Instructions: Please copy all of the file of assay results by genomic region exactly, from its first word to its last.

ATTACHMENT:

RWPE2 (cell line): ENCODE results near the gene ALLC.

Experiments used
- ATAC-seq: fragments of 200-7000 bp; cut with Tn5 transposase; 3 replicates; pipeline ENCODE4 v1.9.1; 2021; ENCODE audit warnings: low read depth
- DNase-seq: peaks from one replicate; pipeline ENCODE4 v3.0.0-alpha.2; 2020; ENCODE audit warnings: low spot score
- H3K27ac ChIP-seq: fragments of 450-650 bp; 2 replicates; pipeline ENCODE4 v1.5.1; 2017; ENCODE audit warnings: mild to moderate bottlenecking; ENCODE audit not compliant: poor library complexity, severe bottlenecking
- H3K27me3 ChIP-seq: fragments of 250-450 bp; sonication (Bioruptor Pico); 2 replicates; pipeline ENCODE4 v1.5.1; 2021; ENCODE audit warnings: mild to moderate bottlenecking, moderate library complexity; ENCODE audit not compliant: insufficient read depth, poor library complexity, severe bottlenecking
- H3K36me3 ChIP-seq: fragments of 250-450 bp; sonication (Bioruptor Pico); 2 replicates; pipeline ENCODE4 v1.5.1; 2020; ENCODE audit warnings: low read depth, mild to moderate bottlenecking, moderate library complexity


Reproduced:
RWPE2 (cell line): ENCODE results near the gene ALLC.

Experiments used
- ATAC-seq: fragments of 200-7000 bp; cut with Tn5 transposase; 3 replicates; pipeline ENCODE4 v1.9.1; 2021; ENCODE audit warnings: low read depth
- DNase-seq: peaks from one replicate; pipeline ENCODE4 v3.0.0-alpha.2; 2020; ENCODE audit warnings: low spot score
- H3K27ac ChIP-seq: fragments of 450-650 bp; 2 replicates; pipeline ENCODE4 v1.5.1; 2017; ENCODE audit warnings: mild to moderate bottlenecking; ENCODE audit not compliant: poor library complexity, severe bottlenecking
- H3K27me3 ChIP-seq: fragments of 250-450 bp; sonication (Bioruptor Pico); 2 replicates; pipeline ENCODE4 v1.5.1; 2021; ENCODE audit warnings: mild to moderate bottlenecking, moderate library complexity; ENCODE audit not compliant: insufficient read depth, poor library complexity, severe bottlenecking
- H3K36me3 ChIP-seq: fragments of 250-450 bp; sonication (Bioruptor Pico); 2 replicates; pipeline ENCODE4 v1.5.1; 2020; ENCODE audit warnings: low read depth, mild to moderate bottlenecking, moderate library complexity